Paul Manafort makes his way through television cameras as he walks from Federal District Court in Washington, Oct. 30, 2017.
Paul Manafort makes his way through television cameras as he walks from Federal District Court in Washington, Oct. 30, 2017.

WHITE HOUSE - The White House went on the defensive Monday, distancing President Donald Trump from charges filed against two former campaign aides by Special Counsel Robert Mueller in connection with the probe into Russia's attempt to influence last year's presidential election.

The pair, former campaign chairman Paul Manafort and longtime business associate Rick Gates, were named in a 12-count indictment Monday charging money laundering, tax evasion and other violations. They pleaded not guilty Monday in a federal court in Washington.

Another former campaign foreign policy advisor, George Papadopoulos, pleaded guilty to lying to federal agents in January about his contacts with people "he understood to have close connections to senior Russian government officials." 

At Monday's White House briefing, Press Secretary Sarah Huckabee Sanders emphasized that the Manafort and Gates indictments made no mention of Trump or of any collusion between his presidential campaign and Russia.

Rick Gates, a former campaign official for U.S. Pr
Rick Gates, a former campaign official for U.S. President Donald Trump, departs U.S. District Court in Washington, Oct. 30, 2017.

"Today's announcement has nothing to do with the president, has nothing to do with the president's campaign or campaign activity," Sanders said. "We've been saying from day one there's no evidence of Trump-Russia collusion, and nothing in the indictment today changes that at all."

However Papadapoulos' guilty plea directly relates to him misleading FBI agents who are investigating whether the campaign colluded with Russia. 

The press secretary rejected that the plea could be seen as evidence of collusion.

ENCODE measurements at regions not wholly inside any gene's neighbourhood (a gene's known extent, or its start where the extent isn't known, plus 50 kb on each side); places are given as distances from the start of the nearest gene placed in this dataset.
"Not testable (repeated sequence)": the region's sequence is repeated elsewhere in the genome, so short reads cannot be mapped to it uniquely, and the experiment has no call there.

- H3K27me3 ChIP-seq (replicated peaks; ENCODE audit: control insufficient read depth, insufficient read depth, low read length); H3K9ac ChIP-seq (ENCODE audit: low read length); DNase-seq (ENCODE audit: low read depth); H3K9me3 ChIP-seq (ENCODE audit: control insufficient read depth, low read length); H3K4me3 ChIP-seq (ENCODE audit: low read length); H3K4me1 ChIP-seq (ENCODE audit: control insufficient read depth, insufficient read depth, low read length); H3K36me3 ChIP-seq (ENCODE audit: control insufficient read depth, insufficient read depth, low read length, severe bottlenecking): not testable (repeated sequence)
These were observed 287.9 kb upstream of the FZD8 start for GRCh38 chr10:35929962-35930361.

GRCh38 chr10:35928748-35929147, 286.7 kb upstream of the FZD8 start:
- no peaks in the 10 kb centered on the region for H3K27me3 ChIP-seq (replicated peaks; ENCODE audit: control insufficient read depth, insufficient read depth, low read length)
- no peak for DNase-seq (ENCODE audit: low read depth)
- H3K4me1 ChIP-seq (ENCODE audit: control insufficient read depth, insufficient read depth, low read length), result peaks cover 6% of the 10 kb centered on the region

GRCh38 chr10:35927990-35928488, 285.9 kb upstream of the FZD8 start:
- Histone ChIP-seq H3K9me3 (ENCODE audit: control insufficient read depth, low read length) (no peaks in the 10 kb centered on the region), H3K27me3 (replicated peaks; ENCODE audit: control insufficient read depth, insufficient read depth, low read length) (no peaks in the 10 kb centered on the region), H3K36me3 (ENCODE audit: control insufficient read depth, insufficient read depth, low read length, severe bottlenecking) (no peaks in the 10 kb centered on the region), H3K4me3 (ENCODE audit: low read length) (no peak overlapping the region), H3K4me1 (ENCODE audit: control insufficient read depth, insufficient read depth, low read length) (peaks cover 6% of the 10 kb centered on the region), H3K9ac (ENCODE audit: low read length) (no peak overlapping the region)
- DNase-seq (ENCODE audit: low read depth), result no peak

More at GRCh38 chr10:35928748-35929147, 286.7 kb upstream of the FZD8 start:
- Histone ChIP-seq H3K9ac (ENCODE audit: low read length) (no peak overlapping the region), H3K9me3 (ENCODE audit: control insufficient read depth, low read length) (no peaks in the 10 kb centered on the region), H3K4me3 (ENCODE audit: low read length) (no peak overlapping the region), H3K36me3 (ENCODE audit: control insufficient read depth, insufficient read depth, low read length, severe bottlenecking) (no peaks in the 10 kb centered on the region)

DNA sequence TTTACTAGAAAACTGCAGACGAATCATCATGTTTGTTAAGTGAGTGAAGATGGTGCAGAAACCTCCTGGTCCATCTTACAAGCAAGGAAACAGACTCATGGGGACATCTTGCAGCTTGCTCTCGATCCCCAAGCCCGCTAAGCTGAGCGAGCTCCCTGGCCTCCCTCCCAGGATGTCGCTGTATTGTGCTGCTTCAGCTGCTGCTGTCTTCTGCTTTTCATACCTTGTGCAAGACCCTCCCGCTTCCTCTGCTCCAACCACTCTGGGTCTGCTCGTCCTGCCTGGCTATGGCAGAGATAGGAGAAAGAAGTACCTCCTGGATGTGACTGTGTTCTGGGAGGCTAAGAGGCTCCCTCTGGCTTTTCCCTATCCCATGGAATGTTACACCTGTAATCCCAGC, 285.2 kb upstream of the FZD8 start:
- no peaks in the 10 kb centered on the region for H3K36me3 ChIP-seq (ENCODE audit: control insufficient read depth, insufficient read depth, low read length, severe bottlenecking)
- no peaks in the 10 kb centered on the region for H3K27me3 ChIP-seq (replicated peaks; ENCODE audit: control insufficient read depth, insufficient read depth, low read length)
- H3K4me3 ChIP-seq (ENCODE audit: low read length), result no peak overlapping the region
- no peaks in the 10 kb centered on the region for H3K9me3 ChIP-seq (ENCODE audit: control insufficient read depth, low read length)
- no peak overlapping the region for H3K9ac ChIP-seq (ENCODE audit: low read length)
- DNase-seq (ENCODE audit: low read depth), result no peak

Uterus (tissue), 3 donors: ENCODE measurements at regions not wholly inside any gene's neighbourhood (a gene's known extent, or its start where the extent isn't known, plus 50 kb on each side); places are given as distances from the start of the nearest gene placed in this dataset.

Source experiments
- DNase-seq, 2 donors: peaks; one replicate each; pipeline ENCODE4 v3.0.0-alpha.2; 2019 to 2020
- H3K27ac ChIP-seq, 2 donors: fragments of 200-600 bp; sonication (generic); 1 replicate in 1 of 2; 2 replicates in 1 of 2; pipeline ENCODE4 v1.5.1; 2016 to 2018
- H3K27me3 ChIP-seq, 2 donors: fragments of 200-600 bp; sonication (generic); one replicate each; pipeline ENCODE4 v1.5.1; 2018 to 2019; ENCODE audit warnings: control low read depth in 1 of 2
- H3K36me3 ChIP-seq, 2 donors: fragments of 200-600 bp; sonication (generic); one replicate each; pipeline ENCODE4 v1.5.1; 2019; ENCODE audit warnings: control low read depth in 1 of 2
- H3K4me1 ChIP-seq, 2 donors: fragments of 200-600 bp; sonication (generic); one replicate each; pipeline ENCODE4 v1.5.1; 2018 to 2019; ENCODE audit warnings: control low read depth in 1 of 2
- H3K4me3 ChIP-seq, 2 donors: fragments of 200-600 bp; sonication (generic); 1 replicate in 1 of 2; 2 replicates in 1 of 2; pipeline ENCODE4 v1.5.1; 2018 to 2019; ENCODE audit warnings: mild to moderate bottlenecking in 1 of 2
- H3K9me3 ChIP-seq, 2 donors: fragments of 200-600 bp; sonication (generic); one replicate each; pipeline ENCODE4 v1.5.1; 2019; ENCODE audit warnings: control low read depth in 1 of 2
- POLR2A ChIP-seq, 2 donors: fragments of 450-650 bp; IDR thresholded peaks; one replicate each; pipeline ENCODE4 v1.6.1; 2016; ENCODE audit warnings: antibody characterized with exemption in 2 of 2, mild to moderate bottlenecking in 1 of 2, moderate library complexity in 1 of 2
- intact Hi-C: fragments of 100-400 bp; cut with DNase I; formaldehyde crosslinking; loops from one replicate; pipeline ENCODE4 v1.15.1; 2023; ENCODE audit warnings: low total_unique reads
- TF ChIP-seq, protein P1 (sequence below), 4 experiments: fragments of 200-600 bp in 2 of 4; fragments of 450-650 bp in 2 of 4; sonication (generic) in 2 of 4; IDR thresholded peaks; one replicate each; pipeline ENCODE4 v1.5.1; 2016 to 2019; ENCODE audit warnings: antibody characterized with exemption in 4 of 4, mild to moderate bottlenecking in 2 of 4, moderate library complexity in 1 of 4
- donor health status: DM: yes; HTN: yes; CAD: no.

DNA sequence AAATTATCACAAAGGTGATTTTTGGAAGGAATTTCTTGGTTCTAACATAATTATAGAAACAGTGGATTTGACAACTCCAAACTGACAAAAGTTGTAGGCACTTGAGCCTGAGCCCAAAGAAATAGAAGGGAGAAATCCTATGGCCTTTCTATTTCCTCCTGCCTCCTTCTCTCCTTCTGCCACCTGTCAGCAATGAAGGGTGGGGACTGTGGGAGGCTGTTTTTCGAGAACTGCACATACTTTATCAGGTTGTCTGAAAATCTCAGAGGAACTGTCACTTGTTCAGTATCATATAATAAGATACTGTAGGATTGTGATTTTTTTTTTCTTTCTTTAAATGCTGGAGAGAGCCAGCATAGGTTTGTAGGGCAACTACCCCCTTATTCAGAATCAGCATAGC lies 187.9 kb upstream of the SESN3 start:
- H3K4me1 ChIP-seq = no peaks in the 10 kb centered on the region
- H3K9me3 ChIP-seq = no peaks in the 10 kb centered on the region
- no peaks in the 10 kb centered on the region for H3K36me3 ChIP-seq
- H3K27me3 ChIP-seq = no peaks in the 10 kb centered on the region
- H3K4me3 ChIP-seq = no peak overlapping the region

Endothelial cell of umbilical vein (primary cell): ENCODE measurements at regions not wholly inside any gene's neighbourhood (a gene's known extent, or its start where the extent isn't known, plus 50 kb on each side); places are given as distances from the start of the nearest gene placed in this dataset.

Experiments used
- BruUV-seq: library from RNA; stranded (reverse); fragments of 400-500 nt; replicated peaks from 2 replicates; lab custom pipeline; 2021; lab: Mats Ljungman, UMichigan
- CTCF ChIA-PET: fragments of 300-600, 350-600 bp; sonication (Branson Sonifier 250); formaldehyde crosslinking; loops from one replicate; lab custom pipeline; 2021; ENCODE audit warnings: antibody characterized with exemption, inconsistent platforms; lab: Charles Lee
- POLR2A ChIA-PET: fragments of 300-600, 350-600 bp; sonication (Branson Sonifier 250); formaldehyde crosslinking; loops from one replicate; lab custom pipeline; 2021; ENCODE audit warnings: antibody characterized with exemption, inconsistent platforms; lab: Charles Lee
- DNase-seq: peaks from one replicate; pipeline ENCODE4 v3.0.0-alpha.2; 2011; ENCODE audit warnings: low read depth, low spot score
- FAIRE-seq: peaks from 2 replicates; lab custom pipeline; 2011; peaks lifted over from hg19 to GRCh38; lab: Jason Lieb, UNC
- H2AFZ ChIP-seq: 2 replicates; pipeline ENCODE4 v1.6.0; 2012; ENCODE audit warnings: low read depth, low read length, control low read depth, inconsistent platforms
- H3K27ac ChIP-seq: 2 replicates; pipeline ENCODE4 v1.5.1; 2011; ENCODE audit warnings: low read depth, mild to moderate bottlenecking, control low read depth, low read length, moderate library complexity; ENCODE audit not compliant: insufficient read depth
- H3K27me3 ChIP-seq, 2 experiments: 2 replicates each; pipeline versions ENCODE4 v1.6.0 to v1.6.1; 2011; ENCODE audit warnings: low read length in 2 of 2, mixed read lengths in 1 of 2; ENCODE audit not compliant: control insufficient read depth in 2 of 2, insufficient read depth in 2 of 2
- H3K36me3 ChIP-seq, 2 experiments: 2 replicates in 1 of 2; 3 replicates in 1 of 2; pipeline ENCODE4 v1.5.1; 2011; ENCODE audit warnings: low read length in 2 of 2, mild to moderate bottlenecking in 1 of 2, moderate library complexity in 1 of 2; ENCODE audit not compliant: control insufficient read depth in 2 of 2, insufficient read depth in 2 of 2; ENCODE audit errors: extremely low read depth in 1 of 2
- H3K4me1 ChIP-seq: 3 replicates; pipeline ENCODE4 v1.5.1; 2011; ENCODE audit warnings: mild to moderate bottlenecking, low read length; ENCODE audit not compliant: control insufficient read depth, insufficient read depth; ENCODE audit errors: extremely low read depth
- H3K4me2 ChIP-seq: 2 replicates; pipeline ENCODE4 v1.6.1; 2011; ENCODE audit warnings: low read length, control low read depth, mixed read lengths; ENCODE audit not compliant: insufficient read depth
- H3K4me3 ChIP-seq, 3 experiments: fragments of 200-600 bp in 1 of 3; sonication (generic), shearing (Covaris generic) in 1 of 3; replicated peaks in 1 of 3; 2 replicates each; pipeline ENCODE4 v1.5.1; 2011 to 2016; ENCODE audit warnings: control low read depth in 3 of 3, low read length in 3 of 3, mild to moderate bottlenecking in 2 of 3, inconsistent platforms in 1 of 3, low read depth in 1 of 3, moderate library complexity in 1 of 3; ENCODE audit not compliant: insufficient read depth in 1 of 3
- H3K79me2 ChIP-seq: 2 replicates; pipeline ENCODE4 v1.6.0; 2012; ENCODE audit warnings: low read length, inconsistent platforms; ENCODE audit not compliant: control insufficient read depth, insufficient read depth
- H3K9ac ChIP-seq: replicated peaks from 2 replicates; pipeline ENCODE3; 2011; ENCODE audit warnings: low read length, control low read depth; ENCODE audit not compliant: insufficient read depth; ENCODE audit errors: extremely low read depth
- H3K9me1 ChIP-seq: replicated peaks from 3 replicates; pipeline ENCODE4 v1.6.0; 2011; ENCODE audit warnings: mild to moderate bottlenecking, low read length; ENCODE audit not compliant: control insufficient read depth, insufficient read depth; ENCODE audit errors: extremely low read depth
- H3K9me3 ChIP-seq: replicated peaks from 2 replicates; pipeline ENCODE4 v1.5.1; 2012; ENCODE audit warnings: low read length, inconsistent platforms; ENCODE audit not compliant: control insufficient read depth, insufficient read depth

Sanders on Monday called Papadopoulus a low-level unpaid campaign volunteer whose illegal activities were not campaign-related. "It has nothing to do with the activities of the campaign, it has to do with his failure to tell the truth. That doesn't have anything to do with the campaign or the campaign's activity," she said.

Kevin Downing, attorney for Paul Manafort, turns a
Kevin Downing, attorney for Paul Manafort, turns away after speaking to reporters outside federal court in Washington, Oct. 30, 2017.

While Papadopoulos was a lower level advisor to the campaign, President Trump called him an "excellent guy" in a March, 2016 interview, in which he was one of five named foreign policy advisors to the candidate. 

Manafort's attorney Kevin Downing, in a statement after his client's arraignment, noted that the indictment made no mention of Trump, Russia or collusion. "I think you all saw today that President Donald Trump was correct," Downing said. "There is no evidence that Mr. Manafort or the Trump campaign colluded with the Russian government."

Downing argued that his client's activities were legal and aimed at helping a nation struggling to establish democracy after being freed from the Soviet Union.

"Mr. Manafort represented pro-European Union campaigns for the Ukrainian government. And in that, he was seeking to further democracy and to help the Ukraine come closer to the United States and the EU," Downing said. "Those activities ended in 2014, over two years before Mr. Manafort served in the Trump campaign."

US Russia Probe Takes Dramatic Turn With Indictments, Plea Deal video player.

'No collusion'

Trump tweeted "There is NO COLLUSION!" shortly after the indictment was unsealed Monday morning.

Senior Republican Senator Orrin Hatch of Utah called Manafort's indictment "an overreach." He told reporters on Monday "frankly I'm having a rough time seeing why in the world they're indicting him.''

Hatch's comments came during a news conference held by Judiciary Committee Republicans and Majority Leader Mitch McConnell to talk about judicial nominees but when reporters tried to raise questions about the indictments, McConnell left without addressing the issue.

Another Trump tweet noted that the allegations contained in the indictment against Manafort involve activities that took place before he was briefly head of Trump's campaign last year. The tweet also pointed an accusative finger at Trump's opponent in the election, asking "Why aren't Crooked Hillary and the Dems in the focus?"


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